Why ready-mixed filler?
Ready-mixed filler

Why ready-mixed filler?

In the Nordic region we usually use ready-mixed filler. But in the rest of Europe they still mainly use powder filler. Ready-mixed filler is precisely what it sounds like: ready to use. No need for mixing on site, which saves times and creates less dust. There is also no waste material, once you have finished your job, just put the lid on the bucket and move on to the next job.

How you finish a substrate is the key to achieving the expected result, for both the applicator as well as the end customer’s wishes. 

It takes great skill to apply a finish to walls and ceilings, but it is of course easier and better when using quality products specially developed for different kinds of substrates and application methods.

Benefits of using ready-mixed filler

  • Efficient – no need for mixing
  • Fast application
  • Better working environment – less dust
  • Ergonomic – lower density, less to carry on site
  • Easier and faster to achieve top quality
  • Consistent quality, same each time
  • No waste material

Which filler should you choose?

Select the filler on the basis of the kind of final surface you want. If walls and ceilings will be exposed to a lot of raking light, to avoid flashing joints it is usually necessary to apply a thin smoothing to the whole surface. The same applies if walls or ceilings are to be painted with a high-gloss paint in a darker shade.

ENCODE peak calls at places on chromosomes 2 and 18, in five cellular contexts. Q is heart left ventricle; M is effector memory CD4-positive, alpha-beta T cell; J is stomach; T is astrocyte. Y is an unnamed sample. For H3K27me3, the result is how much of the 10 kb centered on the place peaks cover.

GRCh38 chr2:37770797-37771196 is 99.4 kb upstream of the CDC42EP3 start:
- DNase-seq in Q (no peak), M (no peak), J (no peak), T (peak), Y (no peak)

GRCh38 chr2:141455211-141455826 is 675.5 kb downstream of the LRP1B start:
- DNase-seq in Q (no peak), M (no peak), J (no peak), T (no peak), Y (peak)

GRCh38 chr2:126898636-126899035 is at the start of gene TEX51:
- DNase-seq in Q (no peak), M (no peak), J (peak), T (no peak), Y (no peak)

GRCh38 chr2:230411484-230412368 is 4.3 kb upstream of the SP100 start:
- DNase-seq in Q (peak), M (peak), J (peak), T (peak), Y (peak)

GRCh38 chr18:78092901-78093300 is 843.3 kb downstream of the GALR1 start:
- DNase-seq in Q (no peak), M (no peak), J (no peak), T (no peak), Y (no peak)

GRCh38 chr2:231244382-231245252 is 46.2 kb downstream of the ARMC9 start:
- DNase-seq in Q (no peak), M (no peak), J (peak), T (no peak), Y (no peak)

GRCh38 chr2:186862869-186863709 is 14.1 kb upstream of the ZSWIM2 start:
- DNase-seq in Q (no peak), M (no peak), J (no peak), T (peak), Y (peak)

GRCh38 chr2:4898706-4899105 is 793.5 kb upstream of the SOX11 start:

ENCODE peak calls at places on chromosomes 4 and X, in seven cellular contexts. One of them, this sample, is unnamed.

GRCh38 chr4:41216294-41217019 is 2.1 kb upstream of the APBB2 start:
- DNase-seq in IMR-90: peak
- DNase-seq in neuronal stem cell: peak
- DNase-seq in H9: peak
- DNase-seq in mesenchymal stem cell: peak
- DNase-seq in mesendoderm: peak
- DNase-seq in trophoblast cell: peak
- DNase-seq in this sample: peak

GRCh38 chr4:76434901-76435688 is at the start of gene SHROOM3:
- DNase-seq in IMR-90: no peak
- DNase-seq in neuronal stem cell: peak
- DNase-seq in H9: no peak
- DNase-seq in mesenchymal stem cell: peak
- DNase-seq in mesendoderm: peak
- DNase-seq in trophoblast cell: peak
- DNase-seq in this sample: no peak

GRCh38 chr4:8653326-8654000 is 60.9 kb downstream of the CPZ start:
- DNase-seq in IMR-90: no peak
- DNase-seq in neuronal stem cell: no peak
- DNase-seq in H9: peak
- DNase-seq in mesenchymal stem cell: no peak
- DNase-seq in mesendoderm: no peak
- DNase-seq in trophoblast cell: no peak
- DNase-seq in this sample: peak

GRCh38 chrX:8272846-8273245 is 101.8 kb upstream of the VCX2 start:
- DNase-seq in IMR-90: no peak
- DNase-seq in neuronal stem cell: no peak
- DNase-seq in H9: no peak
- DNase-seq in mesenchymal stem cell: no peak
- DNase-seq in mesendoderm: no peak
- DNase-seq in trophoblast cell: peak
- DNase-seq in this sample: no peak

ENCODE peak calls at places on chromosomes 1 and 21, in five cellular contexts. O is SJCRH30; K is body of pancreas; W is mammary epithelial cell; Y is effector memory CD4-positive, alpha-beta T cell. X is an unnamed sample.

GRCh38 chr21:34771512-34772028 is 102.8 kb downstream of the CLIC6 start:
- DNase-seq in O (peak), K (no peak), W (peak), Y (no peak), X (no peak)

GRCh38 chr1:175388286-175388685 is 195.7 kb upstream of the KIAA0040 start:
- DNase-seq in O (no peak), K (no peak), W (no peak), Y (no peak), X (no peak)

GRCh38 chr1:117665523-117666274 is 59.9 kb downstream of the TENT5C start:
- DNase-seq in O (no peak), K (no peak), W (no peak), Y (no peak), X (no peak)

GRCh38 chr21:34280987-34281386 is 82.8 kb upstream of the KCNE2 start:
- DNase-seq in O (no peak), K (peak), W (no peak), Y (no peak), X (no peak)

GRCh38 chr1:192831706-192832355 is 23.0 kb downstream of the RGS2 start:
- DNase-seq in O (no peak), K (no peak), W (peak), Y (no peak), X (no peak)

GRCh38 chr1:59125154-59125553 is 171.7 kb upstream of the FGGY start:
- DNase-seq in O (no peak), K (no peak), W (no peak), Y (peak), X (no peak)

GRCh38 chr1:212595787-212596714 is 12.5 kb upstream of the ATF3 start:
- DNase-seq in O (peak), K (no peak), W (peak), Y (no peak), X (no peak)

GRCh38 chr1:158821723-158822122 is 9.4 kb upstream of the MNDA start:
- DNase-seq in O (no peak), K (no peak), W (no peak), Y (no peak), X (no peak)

EN code 13963 or 15824.

All filler qualities have EN code 13963 or 15824. This provides a guideline on which filler you should use for each application.
  •    EN-13963 is a filler that is approved for use in plasterboard joints together with a paper tape, but also for installing corner beads of the Habito type.
  •    EN-15824 is normally only used for the thin smoothing of ceilings and walls, but is also excellent for texturing ceilings.

Did you know?

Filler is available in different colours. But the colour has nothing to do with its function, area of application or quality, apart from wet room filler, where the colour denotes its use for wet rooms. In Scandinavia we often use grey filler, while in the rest of Europe they mostly use white.